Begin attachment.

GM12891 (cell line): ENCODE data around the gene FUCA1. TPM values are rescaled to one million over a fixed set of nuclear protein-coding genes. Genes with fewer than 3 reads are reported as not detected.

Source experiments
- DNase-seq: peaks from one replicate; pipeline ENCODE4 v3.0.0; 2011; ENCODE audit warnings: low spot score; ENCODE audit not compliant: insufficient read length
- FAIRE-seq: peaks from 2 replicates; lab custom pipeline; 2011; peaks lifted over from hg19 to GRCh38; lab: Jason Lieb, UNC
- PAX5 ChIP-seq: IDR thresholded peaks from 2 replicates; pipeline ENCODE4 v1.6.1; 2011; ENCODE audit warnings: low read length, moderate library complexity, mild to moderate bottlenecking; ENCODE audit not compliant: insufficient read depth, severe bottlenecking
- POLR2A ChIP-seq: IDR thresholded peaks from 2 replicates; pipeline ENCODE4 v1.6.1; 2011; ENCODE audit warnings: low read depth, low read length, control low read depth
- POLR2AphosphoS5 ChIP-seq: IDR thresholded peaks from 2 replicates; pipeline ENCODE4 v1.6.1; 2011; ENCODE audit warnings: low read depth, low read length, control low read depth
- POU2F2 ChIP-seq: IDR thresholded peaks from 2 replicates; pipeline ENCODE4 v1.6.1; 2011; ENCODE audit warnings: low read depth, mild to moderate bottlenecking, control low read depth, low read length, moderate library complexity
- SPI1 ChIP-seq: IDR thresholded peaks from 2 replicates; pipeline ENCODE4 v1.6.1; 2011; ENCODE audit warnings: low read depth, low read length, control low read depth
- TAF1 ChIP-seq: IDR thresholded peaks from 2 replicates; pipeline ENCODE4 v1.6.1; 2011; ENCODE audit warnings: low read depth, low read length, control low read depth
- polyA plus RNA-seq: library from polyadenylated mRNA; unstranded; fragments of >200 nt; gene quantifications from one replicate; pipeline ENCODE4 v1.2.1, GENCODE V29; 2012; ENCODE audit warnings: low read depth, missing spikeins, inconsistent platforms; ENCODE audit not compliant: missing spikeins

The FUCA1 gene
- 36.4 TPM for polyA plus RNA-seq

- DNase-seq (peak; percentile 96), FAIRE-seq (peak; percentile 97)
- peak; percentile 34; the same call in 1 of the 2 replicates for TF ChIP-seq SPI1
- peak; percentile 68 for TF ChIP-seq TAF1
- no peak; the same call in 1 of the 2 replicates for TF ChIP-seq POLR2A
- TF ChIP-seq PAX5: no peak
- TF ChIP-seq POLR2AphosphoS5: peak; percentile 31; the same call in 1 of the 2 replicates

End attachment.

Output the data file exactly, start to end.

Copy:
GM12891 (cell line): ENCODE data around the gene FUCA1. TPM values are rescaled to one million over a fixed set of nuclear protein-coding genes. Genes with fewer than 3 reads are reported as not detected.

Source experiments
- DNase-seq: peaks from one replicate; pipeline ENCODE4 v3.0.0; 2011; ENCODE audit warnings: low spot score; ENCODE audit not compliant: insufficient read length
- FAIRE-seq: peaks from 2 replicates; lab custom pipeline; 2011; peaks lifted over from hg19 to GRCh38; lab: Jason Lieb, UNC
- PAX5 ChIP-seq: IDR thresholded peaks from 2 replicates; pipeline ENCODE4 v1.6.1; 2011; ENCODE audit warnings: low read length, moderate library complexity, mild to moderate bottlenecking; ENCODE audit not compliant: insufficient read depth, severe bottlenecking
- POLR2A ChIP-seq: IDR thresholded peaks from 2 replicates; pipeline ENCODE4 v1.6.1; 2011; ENCODE audit warnings: low read depth, low read length, control low read depth
- POLR2AphosphoS5 ChIP-seq: IDR thresholded peaks from 2 replicates; pipeline ENCODE4 v1.6.1; 2011; ENCODE audit warnings: low read depth, low read length, control low read depth
- POU2F2 ChIP-seq: IDR thresholded peaks from 2 replicates; pipeline ENCODE4 v1.6.1; 2011; ENCODE audit warnings: low read depth, mild to moderate bottlenecking, control low read depth, low read length, moderate library complexity
- SPI1 ChIP-seq: IDR thresholded peaks from 2 replicates; pipeline ENCODE4 v1.6.1; 2011; ENCODE audit warnings: low read depth, low read length, control low read depth
- TAF1 ChIP-seq: IDR thresholded peaks from 2 replicates; pipeline ENCODE4 v1.6.1; 2011; ENCODE audit warnings: low read depth, low read length, control low read depth
- polyA plus RNA-seq: library from polyadenylated mRNA; unstranded; fragments of >200 nt; gene quantifications from one replicate; pipeline ENCODE4 v1.2.1, GENCODE V29; 2012; ENCODE audit warnings: low read depth, missing spikeins, inconsistent platforms; ENCODE audit not compliant: missing spikeins

The FUCA1 gene
- 36.4 TPM for polyA plus RNA-seq

- DNase-seq (peak; percentile 96), FAIRE-seq (peak; percentile 97)
- peak; percentile 34; the same call in 1 of the 2 replicates for TF ChIP-seq SPI1
- peak; percentile 68 for TF ChIP-seq TAF1
- no peak; the same call in 1 of the 2 replicates for TF ChIP-seq POLR2A
- TF ChIP-seq PAX5: no peak
- TF ChIP-seq POLR2AphosphoS5: peak; percentile 31; the same call in 1 of the 2 replicates